Nova Scotia

Nova Scotia parents push back on idea to burst Atlantic bubble

Some parents in Nova Scotia are concerned about back-to-school safety if the province decides to open its borders to the rest of the country.

'Why aren’t we giving our kids a fighting chance?’ says frustrated parent

Raven Watts, who has a daughter going into Grade 2 in September, said the idea of opening up the provincial borders will put students at risk. (Submitted by Raven Watts)

Now that Nova Scotia has released its back-to-school plan, some parents are concerned about what that will look like if the province decides to open its borders to the rest of the country without the 14-day self-isolation period.

While Premier Stephen McNeil said Nova Scotia is "not there yet," he told reporters in a July 31 COVID-19 briefing the province is looking into possible ways it could work. 

Raven Watts, a member of the group Parents for Pandemic Education, doesn't like the idea of reopening to provinces outside of the Atlantic bubble.

"If we open up our borders and don't keep it to the Atlantic bubble, we're really putting our children at risk at a time where they need us to fight for them the most," said Watts.

Parents for Pandemic Education is made up of dozens of parents in the province. Initially, their focus was to push the government to release its back-to-school plan for the fall.

Watts said parents in the group are feeling relieved to have some semblance of a plan, but they're "anxiously" waiting for more details and have growing concerns about bursting the Atlantic bubble.

"By opening up the borders we're basically saying our children are not the priority here," said Watts, who has a daughter going into the second grade in September.

Watts said the potential opening of the borders sends the message that the heath and safety of children in Nova Scotia is no longer the priority. (Submitted by Raven Watts)

Nova Scotia has been doing a good job of keeping the virus at bay, so Watts said it's "incredibly frustrating" the province is considering ways to reopen to the rest of Canada.

"I think we've been so diligent about safety, so why is the push happening now?" she said. "Why aren't we giving our kids a fighting chance? And the families? Parents need to go back to work and communities need to be able to thrive."

Susan Kirkland, the head of the the department of community health and epidemiology at Dalhousie University in Halifax, said it's a challenging time for parents, especially when our understanding of the virus is constantly changing.

"What we know one day is often different from what we know the next," Kirkland said.

Until recently, Kirkland said it seemed children under 10 were at a lower risk of contracting and spreading COVID-19. But she said in the last week, evidence has come out that directly refutes that.

"At the moment, it looks like children are just as capable of transmitting the virus as adults," she said.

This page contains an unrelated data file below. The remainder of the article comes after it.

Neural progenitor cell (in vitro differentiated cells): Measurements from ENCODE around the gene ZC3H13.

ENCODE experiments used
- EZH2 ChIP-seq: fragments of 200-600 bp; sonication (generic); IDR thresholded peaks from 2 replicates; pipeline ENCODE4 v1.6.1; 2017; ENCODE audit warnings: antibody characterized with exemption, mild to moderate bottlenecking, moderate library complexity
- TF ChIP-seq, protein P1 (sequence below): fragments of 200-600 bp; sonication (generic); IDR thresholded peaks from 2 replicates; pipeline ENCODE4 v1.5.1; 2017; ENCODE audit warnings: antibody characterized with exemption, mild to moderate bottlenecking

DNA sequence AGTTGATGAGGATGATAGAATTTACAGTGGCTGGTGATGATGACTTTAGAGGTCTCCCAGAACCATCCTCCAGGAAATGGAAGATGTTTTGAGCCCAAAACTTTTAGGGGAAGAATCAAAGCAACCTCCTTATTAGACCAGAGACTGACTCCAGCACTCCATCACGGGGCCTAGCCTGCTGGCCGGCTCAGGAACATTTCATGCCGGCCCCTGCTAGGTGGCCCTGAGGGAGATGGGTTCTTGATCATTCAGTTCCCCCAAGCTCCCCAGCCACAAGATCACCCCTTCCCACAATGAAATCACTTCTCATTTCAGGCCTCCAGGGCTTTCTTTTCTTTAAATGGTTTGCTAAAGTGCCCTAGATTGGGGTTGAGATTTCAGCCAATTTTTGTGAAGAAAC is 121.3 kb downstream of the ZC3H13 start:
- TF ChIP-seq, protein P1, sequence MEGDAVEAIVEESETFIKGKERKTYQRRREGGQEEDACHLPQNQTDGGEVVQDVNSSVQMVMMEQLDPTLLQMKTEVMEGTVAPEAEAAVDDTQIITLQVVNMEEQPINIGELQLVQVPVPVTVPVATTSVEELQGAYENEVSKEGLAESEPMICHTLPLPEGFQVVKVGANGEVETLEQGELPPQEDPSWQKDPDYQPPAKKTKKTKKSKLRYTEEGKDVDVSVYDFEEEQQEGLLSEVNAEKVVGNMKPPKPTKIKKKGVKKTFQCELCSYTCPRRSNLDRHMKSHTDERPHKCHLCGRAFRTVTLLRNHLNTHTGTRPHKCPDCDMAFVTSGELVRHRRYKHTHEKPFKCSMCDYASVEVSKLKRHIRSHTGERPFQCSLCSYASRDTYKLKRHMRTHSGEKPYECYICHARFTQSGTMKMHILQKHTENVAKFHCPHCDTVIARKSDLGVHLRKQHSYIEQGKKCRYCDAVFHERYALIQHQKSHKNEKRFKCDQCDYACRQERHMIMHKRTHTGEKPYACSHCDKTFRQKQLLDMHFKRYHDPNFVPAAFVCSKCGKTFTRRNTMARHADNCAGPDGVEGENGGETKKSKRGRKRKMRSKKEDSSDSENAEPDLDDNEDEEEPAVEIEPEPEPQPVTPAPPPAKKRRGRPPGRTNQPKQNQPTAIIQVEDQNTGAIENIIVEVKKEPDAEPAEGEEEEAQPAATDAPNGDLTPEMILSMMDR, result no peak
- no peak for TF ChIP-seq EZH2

Susan Kirkland is the head of the the department of community health and epidemiology at Dalhousie University in Halifax. (Dalhousie University)

From an epidemiology standpoint, Kirkland said she would like the border to stay closed because it gives the province a level of control over the coronavirus.

Kirkland points out the Atlantic region has never had outbreaks on the same scale as other provinces, and even now the recent cases announced in Nova Scotia are related to travel, not community spread.

"When we start to allow movement across Canada, and we're not used to a high level of COVID activity ... it's going to be difficult for us to come to grips with that new reality," she said.

The ways schools open will be critically important, Kirkland said, and Nova Scotians have a collective responsibility to stay vigilant with handwashing, disinfecting surfaces, physical distancing, and wearing masks.

"I do believe we're going to have to be willing to accept a certain level of COVID activity in our community," she said. "But we have to make sure that level does not get out of control."

Premier responds to concerns

In a written statement, the premier said he has heard concerns both from Nova Scotians who want to see the province remain closed, and those who want to open up to the rest of Canada.

"I have said many times that we have to learn to live with COVID," said McNeil's statement. 

He also said there are "many parts" of Canada doing just as well as Nova Scotia when it comes to controlling COVID-19. However, outside of Atlantic and Northern Canada, Manitoba has the lowest number of active cases in the country — 94, as of Tuesday — and cases in that province are on the rise.

"This is not a question of putting the economy before public health — we have come too far to undo all the work of Nova Scotians over the last few months," the statement continued. "We will continue monitoring the epidemiology here and in other provinces as we look at potentially expanding the Atlantic bubble."

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